Today, my call for the unification of Ghana is a political call and a means for the consolidation of our democracy. No nation can truly democratize if it is divided along tribal or highly contested political lines, where politics has become so contentious it can turn out to be contemptible.
The passing of the President symbolically means that his death is meaningless unless it is linked to the consolidation of our democracy and the evolution of a national philosophy that would actually fulfill the promise of the “Better Ghana Agenda.” Unity is a pre-requirement for national development and for social transformation. Ghana must unite, so that we can open a new Chapter of Peace and Prosperity (CPP) to validate our vision of ourselves as a Country of Peaceful People (CPP). This means that, come December 7, 2012, there will be Communities for the Protection of Peace (CPP) everywhere around Ghana to guarantee the successful outcome of our elections.
Lest we forget, in 1700 AD, Dutch historians recorded in writing the story of the unification of the Ashanti under the leadership of two historic figures- Osei Tutu and Okomfo Anokye. It was a historic act for which the significant is still being felt today. There have been other attempts at unification in Ghana, examples of which are the formation of the Fanti Confederacy or the federation of the Ga States. Other examples speak to the need among Ghanaians to unite during pre-colonial times. However, since the lead up to independence and the quest by certain sections without society who called for federalism, the political division has remained and once in a while it rears its head in ways that none of us would want to discuss the issue of tribalism, partisan politics, ethnic-based cronyism and its consequence on our political culture. Too often it arouses deep sentiments and inflames passions which can lead to conflict, hence our silence.
Nonetheless, we are now at a new tipping point whereby we must find the symbolic means and the political willpower to bring Ghanaians together under the new banner of nationalism. We must do again what Osei Tutu and Okomfo Anokye did on a national scale. Our leaders must forge a new vision of national unity in Ghana that transcends tribe, the politics of acrimony and the rigid adherence to party dogma.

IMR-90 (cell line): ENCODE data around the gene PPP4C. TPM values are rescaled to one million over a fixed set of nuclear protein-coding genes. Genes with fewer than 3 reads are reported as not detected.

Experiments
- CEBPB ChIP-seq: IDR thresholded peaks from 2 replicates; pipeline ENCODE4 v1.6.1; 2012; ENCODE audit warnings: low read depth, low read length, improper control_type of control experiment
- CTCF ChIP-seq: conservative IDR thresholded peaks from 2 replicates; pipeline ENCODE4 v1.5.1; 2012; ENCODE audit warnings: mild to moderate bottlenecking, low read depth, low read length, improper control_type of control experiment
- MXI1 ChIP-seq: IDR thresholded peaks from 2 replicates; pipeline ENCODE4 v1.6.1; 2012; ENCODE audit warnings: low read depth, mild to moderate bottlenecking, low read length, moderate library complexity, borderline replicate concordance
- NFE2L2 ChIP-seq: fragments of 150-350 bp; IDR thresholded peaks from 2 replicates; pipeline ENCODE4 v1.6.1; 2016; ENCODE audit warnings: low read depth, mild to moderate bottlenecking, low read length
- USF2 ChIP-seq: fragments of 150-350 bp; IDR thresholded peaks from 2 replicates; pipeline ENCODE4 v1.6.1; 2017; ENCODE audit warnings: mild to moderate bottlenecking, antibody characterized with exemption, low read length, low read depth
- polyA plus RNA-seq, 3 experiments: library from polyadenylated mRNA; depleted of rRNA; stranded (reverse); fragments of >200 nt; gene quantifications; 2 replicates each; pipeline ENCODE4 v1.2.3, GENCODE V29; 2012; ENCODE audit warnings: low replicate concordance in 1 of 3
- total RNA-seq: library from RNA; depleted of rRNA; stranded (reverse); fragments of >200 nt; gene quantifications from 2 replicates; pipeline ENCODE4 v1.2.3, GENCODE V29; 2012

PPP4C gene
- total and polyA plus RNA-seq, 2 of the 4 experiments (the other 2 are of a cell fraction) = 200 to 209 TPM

Ghanaians must learn to practice the democracy of manners and self-respect and cease using foul language and insults as a means for the communication of their frustrations. Great leaders inspire, motivate and always display a strong sense of passion for their dreams of the future. Let us therefore find cultural and social cohesive mechanisms by which we will be able to see ourselves as Ghanaians, rather than as people of different ethnic groupings and partisans of different political parties.
Ghanaians must have the political courage to start the process of dissolving tribal bonds and learn how to make the peaceful transition to become a real nation-state. Our democracy must be consolidated, mature, grow and evolve to become a mechanism for the manifestation of industrial development and financial security. Ghana must unite for the sake of peace, prosperity and the possibility of creating a new future that is based on industrialized and technological development.
Ghana must unite so that we can have a new sense of national identity based on a literate sense of self-awareness, a culture that is based on scientific thinking, secure our democracy, guarantee the fact that the politics of continuity and change can happen at the same time and in peace.
Let the passing of our late President John Atta-Mills be a turning point in our history, to summon the better angles of our nature to lead us forward towards a real and genuine better future as Ghanaians.
Source: Daily Graphic.